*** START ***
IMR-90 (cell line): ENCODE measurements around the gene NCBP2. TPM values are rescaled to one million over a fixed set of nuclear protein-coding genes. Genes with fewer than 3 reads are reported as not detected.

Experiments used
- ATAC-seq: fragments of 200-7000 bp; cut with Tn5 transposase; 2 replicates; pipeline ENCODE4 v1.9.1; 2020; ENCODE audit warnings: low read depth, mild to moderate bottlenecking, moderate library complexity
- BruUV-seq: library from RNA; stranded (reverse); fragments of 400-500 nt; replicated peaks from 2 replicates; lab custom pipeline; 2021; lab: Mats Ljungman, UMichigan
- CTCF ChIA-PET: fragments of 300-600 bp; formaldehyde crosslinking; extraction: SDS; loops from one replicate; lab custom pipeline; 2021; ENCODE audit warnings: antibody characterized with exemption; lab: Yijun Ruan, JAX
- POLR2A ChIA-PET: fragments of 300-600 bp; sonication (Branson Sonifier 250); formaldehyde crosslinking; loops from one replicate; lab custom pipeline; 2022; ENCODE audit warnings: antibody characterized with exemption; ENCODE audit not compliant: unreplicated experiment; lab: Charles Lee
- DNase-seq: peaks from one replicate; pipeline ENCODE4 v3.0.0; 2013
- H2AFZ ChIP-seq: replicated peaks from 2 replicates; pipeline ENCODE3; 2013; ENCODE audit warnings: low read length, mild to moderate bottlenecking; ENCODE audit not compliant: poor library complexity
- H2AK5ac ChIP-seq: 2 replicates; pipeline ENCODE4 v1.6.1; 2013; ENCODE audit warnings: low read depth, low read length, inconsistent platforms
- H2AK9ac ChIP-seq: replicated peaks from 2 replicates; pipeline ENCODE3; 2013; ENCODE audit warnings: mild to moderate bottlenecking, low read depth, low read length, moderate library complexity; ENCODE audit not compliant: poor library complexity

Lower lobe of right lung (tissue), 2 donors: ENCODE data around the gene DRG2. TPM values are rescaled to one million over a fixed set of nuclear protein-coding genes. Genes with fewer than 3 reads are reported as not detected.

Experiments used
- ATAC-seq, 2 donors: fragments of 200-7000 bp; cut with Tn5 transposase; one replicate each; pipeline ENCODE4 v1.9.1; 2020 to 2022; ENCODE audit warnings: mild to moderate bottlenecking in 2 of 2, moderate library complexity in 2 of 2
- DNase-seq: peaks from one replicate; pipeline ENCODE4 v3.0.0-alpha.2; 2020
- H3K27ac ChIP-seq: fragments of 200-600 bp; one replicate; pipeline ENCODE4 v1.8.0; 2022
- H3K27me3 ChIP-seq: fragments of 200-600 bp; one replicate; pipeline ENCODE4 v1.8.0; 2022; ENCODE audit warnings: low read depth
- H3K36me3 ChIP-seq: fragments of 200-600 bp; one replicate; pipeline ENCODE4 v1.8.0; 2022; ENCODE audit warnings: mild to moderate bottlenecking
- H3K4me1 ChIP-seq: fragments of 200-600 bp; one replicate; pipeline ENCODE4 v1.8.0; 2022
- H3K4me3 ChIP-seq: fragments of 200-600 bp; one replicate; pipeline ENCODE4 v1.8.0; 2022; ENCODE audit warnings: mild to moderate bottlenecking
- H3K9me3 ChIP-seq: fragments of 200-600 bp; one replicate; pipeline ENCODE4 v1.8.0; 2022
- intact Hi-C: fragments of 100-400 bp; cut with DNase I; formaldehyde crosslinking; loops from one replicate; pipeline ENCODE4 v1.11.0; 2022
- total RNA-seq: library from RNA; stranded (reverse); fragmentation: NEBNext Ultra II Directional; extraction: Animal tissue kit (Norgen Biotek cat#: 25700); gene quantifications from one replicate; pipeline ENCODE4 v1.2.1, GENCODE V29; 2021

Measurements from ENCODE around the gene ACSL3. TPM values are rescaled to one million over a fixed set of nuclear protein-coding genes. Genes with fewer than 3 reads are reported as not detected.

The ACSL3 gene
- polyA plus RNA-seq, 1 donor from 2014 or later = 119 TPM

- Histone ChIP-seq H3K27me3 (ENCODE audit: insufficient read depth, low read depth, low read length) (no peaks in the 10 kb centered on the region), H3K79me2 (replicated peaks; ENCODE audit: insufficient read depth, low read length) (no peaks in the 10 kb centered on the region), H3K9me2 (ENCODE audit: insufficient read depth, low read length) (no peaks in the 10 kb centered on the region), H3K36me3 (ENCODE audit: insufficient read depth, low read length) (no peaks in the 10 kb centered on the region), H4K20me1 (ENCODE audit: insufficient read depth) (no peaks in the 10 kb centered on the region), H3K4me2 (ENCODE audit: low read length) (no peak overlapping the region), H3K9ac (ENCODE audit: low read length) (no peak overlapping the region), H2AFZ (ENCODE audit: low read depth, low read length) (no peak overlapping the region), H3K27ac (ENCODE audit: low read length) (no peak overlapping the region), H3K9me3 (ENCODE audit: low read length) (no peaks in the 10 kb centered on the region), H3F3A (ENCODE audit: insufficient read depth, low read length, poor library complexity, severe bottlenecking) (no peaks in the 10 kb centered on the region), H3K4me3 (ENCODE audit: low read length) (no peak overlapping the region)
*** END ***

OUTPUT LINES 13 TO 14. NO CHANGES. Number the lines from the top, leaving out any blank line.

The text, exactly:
- ATAC-seq, 2 donors: fragments of 200-7000 bp; cut with Tn5 transposase; one replicate each; pipeline ENCODE4 v1.9.1; 2020 to 2022; ENCODE audit warnings: mild to moderate bottlenecking in 2 of 2, moderate library complexity in 2 of 2
- DNase-seq: peaks from one replicate; pipeline ENCODE4 v3.0.0-alpha.2; 2020